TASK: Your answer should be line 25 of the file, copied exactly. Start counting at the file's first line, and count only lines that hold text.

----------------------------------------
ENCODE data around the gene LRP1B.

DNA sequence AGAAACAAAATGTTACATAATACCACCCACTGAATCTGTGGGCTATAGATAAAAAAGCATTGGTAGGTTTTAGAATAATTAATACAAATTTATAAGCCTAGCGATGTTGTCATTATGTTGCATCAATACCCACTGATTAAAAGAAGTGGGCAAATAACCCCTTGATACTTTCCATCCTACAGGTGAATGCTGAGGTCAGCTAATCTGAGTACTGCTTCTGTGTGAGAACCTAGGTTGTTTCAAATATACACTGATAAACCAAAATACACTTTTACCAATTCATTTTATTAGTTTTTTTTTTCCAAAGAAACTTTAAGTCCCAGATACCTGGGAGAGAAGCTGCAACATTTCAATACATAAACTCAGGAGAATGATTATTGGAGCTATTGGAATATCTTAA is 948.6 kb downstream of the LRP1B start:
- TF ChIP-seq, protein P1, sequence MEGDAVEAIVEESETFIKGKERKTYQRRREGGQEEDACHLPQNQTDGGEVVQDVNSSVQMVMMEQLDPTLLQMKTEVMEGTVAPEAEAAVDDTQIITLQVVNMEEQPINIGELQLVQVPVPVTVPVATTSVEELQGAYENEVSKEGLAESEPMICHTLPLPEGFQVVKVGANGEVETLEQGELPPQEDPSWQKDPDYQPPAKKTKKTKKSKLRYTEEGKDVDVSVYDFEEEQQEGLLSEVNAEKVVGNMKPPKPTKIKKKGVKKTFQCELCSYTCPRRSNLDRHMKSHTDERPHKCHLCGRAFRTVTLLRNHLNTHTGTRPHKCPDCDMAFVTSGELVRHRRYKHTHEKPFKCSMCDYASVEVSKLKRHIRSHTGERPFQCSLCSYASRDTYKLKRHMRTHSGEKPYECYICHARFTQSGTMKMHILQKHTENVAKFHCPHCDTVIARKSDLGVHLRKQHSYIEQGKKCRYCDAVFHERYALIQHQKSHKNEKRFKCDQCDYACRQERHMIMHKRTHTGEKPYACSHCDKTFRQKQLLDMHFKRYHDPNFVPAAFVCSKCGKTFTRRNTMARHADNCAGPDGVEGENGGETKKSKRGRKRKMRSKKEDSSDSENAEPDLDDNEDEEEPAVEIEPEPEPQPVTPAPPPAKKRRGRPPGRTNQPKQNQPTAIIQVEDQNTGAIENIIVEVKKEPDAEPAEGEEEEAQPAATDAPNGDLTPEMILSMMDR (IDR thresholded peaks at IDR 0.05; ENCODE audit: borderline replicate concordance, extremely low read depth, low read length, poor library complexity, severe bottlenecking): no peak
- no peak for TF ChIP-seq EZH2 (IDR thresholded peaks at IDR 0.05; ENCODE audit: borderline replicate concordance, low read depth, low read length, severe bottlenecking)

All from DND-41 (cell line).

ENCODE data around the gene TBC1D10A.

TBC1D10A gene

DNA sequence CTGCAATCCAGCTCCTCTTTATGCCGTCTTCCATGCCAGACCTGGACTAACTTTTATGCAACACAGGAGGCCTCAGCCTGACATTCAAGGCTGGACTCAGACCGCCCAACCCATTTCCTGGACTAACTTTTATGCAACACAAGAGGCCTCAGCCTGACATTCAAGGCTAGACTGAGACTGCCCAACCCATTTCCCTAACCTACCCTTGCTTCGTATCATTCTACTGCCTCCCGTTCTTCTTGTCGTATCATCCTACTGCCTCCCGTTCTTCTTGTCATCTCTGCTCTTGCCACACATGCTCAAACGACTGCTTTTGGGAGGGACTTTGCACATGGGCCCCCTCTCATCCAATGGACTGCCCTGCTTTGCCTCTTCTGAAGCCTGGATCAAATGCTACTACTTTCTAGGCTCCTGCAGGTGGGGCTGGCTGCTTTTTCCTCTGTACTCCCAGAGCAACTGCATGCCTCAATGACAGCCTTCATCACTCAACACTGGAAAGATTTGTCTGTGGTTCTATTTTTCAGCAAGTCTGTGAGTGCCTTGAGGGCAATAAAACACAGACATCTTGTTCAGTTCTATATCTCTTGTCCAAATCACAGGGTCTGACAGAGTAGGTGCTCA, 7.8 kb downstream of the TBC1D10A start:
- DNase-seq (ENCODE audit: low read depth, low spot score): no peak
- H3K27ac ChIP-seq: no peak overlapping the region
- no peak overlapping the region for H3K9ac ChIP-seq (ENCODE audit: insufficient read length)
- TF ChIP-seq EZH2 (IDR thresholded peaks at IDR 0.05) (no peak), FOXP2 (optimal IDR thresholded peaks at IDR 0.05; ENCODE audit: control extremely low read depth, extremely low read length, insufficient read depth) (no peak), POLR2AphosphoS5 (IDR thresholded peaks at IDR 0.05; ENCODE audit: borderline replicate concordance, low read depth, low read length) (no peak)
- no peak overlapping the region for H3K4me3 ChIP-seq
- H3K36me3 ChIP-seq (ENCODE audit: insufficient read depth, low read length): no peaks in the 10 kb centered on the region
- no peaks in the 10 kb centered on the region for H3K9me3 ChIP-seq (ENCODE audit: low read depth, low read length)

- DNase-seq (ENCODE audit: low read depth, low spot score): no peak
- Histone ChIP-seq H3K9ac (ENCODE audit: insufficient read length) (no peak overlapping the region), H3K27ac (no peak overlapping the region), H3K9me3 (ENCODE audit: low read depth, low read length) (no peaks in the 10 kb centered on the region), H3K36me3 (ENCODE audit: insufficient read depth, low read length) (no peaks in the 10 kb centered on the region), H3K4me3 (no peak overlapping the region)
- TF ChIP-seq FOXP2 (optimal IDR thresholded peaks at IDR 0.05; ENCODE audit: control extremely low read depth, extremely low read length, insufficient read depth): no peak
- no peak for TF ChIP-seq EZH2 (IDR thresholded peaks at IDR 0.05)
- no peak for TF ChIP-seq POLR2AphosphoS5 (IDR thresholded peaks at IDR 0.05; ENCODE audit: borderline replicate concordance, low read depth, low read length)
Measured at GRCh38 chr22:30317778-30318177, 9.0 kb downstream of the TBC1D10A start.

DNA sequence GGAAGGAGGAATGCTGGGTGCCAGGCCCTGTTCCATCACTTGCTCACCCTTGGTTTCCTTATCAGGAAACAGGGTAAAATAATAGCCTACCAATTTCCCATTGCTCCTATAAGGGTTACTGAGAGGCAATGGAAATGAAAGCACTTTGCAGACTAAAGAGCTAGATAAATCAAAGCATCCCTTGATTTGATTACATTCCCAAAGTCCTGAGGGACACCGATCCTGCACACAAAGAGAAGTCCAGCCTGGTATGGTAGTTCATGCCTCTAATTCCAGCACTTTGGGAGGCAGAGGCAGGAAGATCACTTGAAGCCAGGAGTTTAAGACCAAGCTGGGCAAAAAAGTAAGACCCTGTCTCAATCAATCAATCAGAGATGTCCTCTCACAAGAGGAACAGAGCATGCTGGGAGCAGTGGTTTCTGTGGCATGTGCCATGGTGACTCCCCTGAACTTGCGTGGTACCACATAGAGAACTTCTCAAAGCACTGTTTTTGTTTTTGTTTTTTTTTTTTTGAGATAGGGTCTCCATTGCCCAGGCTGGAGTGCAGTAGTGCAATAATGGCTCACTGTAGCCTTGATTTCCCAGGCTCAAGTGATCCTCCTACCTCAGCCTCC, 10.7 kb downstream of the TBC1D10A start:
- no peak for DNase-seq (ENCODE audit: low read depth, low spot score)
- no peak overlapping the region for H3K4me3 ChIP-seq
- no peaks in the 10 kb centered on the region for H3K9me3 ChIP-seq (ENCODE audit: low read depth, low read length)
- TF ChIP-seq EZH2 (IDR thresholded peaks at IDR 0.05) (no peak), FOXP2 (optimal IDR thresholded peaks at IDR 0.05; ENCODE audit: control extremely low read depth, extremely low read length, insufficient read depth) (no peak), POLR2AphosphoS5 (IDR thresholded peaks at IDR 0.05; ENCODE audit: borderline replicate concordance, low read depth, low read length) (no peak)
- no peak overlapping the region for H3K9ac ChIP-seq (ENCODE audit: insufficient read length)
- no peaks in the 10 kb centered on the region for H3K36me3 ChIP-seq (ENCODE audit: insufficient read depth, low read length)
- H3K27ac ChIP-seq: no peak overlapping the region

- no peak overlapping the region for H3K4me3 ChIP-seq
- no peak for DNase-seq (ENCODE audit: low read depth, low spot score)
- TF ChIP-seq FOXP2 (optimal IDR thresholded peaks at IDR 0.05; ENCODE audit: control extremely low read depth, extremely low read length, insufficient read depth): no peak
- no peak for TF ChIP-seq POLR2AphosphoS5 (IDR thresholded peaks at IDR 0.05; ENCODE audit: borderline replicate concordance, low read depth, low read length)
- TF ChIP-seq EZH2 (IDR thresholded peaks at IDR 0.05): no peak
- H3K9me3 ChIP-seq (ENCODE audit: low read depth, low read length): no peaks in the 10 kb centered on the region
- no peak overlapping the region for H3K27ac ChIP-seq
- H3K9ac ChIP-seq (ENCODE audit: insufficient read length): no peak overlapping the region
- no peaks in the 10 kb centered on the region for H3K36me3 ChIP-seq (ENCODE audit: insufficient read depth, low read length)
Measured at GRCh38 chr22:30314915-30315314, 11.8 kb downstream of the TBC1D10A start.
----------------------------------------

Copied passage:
- no peaks in the 10 kb centered on the region for H3K9me3 ChIP-seq (ENCODE audit: low read depth, low read length)